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, and George Walker; 271 pages, including twenty-six pages of an index; JS Collection, CHL.
This letterbook was inscribed in a large-size, commercially produced ledger book measuring 14¼ × 9½ × 1¾ inches (36 × 24 × 4 cm) with leather-covered boards. It contains 238 leaves. The leaves, which measure 13½ × 8⅞ inches (34 × 23 cm), are vertically ruled with eight single red lines and three interspersed double red lines and horizontally ruled with thirty-nine blue lines and one double red line at the top or bottom of the page depending on how the ledger book was turned. The book was originally used as a financial ledger book for Rigdon

19 Feb. 1793–14 July 1876. Tanner, farmer, minister. Born at St. Clair, Allegheny Co., Pennsylvania. Son of William Rigdon and Nancy Gallaher. Joined United Baptists, ca. 1818. Preached at Warren, Trumbull Co., Ohio, and vicinity, 1819–1821. Married Phebe...

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, Smith, and Co., beginning in September 1836; eighty-three pages of financial entries were inscribed. In April 1839, the book was inverted, and what would have been the back of the book for the financial firm became the front of a letterbook. A title is inscribed on the blank leaf before the letterbook that reads “Copies of Letters, &c. &c. 1839 AD.” Following the title page, there are 245 pages of inscribed letters. There is a mix of contemporaneous letters, earlier letters, church records, and church business records. The first fifty-one pages of Letterbook 2 contain letters on the 1838 Missouri

Area acquired by U.S. in Louisiana Purchase, 1803, and established as territory, 1812. Missouri Compromise, 1820, admitted Missouri as slave state, 1821. Population in 1830 about 140,000; in 1836 about 240,000; and in 1840 about 380,000. Mormon missionaries...

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difficulties, and many of them appear to be copies of letters that JS or others received while in jail in Liberty, Missouri, in winter 1838–1839. These pages also feature copies of letters sent to and from church leaders in Quincy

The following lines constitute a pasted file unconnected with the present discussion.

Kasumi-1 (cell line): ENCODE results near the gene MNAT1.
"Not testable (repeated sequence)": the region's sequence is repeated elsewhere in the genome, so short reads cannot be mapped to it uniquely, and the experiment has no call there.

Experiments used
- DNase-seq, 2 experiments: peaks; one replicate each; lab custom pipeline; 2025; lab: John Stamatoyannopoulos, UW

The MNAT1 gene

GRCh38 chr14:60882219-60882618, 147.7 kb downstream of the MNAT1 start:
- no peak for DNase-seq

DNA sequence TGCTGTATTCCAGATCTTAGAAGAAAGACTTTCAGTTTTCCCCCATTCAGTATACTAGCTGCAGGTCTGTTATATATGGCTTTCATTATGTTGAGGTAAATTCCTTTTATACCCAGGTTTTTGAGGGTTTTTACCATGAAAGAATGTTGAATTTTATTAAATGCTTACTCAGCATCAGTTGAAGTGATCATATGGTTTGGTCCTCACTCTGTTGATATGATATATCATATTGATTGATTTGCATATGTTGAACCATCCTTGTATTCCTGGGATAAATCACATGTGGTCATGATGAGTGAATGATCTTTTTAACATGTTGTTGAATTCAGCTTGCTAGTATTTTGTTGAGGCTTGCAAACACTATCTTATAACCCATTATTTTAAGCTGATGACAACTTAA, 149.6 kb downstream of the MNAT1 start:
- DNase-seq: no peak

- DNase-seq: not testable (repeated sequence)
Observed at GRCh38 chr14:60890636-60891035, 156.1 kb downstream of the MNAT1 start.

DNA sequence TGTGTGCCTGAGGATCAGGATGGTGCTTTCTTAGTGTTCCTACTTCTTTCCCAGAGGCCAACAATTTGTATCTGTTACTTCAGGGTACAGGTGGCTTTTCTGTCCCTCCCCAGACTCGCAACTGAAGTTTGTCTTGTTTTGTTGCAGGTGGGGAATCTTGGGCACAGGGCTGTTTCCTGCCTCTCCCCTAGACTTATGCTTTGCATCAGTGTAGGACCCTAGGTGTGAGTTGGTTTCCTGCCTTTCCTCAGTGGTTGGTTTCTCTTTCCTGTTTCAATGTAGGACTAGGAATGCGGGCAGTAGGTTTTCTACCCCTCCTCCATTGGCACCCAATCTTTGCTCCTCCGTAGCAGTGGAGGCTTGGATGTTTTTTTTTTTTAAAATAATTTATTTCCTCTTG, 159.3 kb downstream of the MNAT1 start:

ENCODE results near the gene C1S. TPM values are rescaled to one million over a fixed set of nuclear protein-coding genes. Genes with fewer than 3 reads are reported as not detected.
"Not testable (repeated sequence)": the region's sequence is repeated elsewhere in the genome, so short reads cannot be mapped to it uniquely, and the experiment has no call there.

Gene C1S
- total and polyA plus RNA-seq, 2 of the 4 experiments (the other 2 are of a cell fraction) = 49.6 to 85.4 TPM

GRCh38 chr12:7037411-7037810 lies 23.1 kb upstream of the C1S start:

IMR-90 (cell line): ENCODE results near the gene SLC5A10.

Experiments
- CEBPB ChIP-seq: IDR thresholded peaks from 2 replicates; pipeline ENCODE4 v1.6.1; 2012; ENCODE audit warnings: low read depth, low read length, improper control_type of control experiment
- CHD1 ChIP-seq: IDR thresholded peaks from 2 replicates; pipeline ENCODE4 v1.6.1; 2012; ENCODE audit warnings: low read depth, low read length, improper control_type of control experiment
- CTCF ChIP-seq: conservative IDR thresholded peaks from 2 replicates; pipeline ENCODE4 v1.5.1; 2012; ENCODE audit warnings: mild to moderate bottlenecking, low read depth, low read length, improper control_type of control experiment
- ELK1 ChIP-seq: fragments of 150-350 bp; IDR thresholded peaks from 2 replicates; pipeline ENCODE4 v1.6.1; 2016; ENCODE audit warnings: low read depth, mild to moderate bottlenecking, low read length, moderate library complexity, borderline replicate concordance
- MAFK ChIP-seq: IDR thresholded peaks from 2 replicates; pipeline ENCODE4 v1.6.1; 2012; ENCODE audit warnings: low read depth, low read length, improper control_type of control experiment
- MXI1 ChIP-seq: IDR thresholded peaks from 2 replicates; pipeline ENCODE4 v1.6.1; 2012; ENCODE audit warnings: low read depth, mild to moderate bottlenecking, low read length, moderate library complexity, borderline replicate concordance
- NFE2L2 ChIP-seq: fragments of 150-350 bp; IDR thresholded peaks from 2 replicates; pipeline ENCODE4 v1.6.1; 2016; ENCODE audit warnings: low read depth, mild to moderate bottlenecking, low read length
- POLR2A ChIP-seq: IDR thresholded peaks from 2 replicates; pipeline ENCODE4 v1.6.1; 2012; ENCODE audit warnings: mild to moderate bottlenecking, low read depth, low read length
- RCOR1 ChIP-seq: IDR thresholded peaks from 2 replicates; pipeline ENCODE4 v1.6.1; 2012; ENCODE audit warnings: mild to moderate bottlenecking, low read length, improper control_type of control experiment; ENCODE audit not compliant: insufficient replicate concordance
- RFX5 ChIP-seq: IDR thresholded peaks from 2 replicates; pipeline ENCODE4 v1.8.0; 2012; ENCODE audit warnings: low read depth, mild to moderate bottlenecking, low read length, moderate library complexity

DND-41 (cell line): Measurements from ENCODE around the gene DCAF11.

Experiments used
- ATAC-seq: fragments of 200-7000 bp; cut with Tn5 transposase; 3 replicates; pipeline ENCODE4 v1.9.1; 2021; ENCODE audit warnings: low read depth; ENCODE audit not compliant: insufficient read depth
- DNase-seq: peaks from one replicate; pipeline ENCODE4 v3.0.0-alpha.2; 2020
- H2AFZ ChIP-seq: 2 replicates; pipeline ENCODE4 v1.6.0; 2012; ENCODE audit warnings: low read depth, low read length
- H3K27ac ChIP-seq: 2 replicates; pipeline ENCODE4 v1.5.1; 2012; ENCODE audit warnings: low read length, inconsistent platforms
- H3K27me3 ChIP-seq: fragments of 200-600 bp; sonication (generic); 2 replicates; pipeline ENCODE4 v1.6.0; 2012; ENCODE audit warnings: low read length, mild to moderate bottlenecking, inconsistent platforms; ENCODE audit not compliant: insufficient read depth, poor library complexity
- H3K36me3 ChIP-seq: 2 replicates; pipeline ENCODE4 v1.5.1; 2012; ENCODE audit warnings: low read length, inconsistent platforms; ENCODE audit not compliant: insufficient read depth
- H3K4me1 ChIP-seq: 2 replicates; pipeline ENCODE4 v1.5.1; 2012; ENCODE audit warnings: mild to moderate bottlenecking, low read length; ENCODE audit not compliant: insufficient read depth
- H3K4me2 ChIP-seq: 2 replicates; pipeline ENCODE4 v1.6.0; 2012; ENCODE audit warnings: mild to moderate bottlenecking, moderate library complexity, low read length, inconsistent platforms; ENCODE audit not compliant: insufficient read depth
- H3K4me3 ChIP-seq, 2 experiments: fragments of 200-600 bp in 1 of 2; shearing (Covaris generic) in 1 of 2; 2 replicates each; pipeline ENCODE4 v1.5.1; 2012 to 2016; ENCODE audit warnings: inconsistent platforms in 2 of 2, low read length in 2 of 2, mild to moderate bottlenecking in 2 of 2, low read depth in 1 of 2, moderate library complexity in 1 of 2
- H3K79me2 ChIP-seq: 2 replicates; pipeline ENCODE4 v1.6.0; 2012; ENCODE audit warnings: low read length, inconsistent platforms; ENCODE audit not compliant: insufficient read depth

Located on high limestone bluffs east of Mississippi River, about forty-five miles south of Nauvoo. Settled 1821. Adams Co. seat, 1825. Incorporated as town, 1834. Received city charter, 1840. Population in 1835 about 800; in 1840 about 2,300; and in 1845...

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and Commerce

Located near middle of western boundary of state, bordering Mississippi River. European Americans settled area, 1820s. From bank of river, several feet above high-water mark, ground described as nearly level for six or seven blocks before gradually sloping...

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, Illinois, in spring and early summer 1839; JS’s journal provides evidence that he was “employed dictating letters and attending to the various business of the Church” during this time, indicating that this volume was an active letterbook, with letters being contemporaneously copied into it. On page 52, following a 27 June 1839 letter and a 12 November 1837 letter, the copies of much earlier letters began to be inscribed; these letters include a letter originally written on 29 July 1833 by John Whitmer

27 Aug. 1802–11 July 1878. Farmer, stock raiser, newspaper editor. Born in Pennsylvania. Son of Peter Whitmer Sr. and Mary Musselman. Member of German Reformed Church, Fayette, Seneca Co., New York. Baptized by Oliver Cowdery, June 1829, most likely in Seneca...

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with a postscript by William W. Phelps

17 Feb. 1792–7 Mar. 1872. Writer, teacher, printer, newspaper editor, publisher, postmaster, lawyer. Born at Hanover, Morris Co., New Jersey. Son of Enon Phelps and Mehitabel Goldsmith. Moved to Homer, Cortland Co., New York, 1800. Married Sally Waterman,...

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to Oliver Cowdery

3 Oct. 1806–3 Mar. 1850. Clerk, teacher, justice of the peace, lawyer, newspaper editor. Born at Wells, Rutland Co., Vermont. Son of William Cowdery and Rebecca Fuller. Raised Congregationalist. Moved to western New York and clerked at a store, ca. 1825–1828...

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and JS, which is followed by a letter from JS to Emma Smith

10 July 1804–30 Apr. 1879. Scribe, editor, boardinghouse operator, clothier. Born at Willingborough Township (later in Harmony), Susquehanna Co., Pennsylvania. Daughter of Isaac Hale and Elizabeth Lewis. Member of Methodist church at Harmony (later in Oakland...

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dated 4 June 1834 and a 17 June 1829 letter from Jesse Smith to Hyrum Smith

9 Feb. 1800–27 June 1844. Farmer, cooper. Born at Tunbridge, Orange Co., Vermont. Son of Joseph Smith Sr. and Lucy Mack. Moved to Randolph, Orange Co., 1802; to Tunbridge, before May 1803; to Royalton, Windsor Co., Vermont, 1804; to Sharon, Windsor Co., by...

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. Copying these documents may have coincided with the writing of JS’s history or with the writing of the history of the difficulties in Missouri per JS’s instructions in March 1839. The active recording of contemporaneous letters continued after these few earlier letters until February 1843.

Facts